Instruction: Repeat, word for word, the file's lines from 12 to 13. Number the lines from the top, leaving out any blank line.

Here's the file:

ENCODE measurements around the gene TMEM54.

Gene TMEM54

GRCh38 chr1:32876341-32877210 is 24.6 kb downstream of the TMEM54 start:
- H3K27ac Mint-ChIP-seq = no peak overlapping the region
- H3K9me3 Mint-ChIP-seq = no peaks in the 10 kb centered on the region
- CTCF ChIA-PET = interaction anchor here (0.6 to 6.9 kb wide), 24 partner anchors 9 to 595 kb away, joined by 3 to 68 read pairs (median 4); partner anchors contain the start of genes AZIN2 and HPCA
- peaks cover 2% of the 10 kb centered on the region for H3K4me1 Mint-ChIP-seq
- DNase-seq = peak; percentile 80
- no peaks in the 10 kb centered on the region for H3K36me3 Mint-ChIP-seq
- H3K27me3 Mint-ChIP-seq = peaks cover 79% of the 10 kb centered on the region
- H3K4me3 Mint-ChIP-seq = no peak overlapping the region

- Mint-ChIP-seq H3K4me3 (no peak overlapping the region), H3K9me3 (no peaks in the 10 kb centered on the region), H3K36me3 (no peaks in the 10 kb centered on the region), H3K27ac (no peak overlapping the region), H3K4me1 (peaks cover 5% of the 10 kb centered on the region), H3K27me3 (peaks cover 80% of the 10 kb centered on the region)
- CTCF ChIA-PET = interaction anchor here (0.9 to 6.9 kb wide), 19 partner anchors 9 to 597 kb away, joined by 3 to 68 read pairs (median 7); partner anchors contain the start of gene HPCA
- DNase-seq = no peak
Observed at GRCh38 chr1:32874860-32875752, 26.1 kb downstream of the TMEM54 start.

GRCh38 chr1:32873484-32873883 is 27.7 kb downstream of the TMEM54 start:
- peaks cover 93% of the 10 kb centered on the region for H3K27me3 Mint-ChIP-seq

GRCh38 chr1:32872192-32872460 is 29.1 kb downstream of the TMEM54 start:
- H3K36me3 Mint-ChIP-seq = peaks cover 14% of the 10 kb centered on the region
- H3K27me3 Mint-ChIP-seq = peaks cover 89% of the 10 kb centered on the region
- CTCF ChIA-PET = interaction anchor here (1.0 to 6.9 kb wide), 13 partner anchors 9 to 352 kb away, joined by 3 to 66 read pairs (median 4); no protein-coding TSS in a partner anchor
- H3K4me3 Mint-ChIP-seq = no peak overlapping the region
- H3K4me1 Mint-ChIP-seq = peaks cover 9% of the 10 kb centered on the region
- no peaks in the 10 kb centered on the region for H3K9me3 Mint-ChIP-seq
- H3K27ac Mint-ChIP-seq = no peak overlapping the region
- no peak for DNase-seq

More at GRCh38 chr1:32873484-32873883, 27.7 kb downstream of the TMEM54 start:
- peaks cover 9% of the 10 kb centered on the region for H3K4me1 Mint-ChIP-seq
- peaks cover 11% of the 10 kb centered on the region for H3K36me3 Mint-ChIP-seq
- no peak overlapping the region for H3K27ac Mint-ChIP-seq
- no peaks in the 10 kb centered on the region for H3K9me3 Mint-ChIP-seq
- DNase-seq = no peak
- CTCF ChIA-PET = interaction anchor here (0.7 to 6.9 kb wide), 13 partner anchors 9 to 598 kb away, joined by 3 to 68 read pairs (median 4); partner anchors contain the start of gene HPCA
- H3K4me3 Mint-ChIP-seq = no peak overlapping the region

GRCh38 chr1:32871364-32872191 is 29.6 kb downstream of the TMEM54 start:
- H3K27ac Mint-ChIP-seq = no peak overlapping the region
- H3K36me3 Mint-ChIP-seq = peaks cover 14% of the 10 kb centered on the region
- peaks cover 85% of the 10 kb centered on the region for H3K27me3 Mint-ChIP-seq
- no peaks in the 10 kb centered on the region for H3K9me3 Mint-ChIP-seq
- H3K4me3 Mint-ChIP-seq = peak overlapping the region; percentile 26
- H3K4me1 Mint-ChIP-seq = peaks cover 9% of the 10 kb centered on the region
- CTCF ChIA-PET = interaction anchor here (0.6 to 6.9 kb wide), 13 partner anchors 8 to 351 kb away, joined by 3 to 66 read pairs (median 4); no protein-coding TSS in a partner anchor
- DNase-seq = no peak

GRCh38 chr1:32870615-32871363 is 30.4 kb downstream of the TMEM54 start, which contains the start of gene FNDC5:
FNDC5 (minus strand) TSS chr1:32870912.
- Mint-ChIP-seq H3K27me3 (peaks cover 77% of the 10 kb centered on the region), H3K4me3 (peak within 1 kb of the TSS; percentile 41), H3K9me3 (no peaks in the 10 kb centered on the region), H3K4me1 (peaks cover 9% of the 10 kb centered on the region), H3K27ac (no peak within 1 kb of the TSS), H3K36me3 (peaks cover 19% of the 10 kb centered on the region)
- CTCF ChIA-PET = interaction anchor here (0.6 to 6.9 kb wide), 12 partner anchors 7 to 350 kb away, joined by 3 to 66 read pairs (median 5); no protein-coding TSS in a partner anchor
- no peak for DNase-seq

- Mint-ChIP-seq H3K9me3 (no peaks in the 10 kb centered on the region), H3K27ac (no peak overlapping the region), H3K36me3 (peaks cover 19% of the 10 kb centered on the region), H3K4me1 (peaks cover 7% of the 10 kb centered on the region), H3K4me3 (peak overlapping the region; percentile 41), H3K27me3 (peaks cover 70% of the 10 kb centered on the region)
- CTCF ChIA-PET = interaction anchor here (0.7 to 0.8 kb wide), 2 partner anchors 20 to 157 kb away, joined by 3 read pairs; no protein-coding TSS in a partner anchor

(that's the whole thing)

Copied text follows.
- Mint-ChIP-seq H3K4me3 (no peak overlapping the region), H3K9me3 (no peaks in the 10 kb centered on the region), H3K36me3 (no peaks in the 10 kb centered on the region), H3K27ac (no peak overlapping the region), H3K4me1 (peaks cover 5% of the 10 kb centered on the region), H3K27me3 (peaks cover 80% of the 10 kb centered on the region)
- CTCF ChIA-PET = interaction anchor here (0.9 to 6.9 kb wide), 19 partner anchors 9 to 597 kb away, joined by 3 to 68 read pairs (median 7); partner anchors contain the start of gene HPCA